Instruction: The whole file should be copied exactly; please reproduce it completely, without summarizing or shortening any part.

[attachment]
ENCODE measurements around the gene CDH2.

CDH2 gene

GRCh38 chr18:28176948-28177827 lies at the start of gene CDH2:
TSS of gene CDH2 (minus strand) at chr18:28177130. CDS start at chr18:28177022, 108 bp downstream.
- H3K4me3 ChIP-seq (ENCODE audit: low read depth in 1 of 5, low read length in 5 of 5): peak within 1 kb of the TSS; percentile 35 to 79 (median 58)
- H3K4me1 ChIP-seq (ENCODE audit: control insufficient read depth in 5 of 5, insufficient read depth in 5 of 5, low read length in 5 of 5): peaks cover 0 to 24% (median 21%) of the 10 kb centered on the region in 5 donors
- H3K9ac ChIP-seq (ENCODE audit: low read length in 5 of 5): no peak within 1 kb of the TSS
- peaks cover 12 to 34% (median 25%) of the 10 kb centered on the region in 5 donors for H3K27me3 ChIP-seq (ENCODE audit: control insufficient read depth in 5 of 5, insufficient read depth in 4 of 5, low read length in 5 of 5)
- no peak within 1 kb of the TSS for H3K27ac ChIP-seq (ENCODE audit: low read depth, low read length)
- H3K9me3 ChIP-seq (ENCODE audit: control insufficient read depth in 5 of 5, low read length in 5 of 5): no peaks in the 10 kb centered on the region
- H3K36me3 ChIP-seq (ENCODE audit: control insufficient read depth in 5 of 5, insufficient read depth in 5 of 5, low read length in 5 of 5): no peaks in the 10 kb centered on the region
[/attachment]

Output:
ENCODE measurements around the gene CDH2.

CDH2 gene

GRCh38 chr18:28176948-28177827 lies at the start of gene CDH2:
TSS of gene CDH2 (minus strand) at chr18:28177130. CDS start at chr18:28177022, 108 bp downstream.
- H3K4me3 ChIP-seq (ENCODE audit: low read depth in 1 of 5, low read length in 5 of 5): peak within 1 kb of the TSS; percentile 35 to 79 (median 58)
- H3K4me1 ChIP-seq (ENCODE audit: control insufficient read depth in 5 of 5, insufficient read depth in 5 of 5, low read length in 5 of 5): peaks cover 0 to 24% (median 21%) of the 10 kb centered on the region in 5 donors
- H3K9ac ChIP-seq (ENCODE audit: low read length in 5 of 5): no peak within 1 kb of the TSS
- peaks cover 12 to 34% (median 25%) of the 10 kb centered on the region in 5 donors for H3K27me3 ChIP-seq (ENCODE audit: control insufficient read depth in 5 of 5, insufficient read depth in 4 of 5, low read length in 5 of 5)
- no peak within 1 kb of the TSS for H3K27ac ChIP-seq (ENCODE audit: low read depth, low read length)
- H3K9me3 ChIP-seq (ENCODE audit: control insufficient read depth in 5 of 5, low read length in 5 of 5): no peaks in the 10 kb centered on the region
- H3K36me3 ChIP-seq (ENCODE audit: control insufficient read depth in 5 of 5, insufficient read depth in 5 of 5, low read length in 5 of 5): no peaks in the 10 kb centered on the region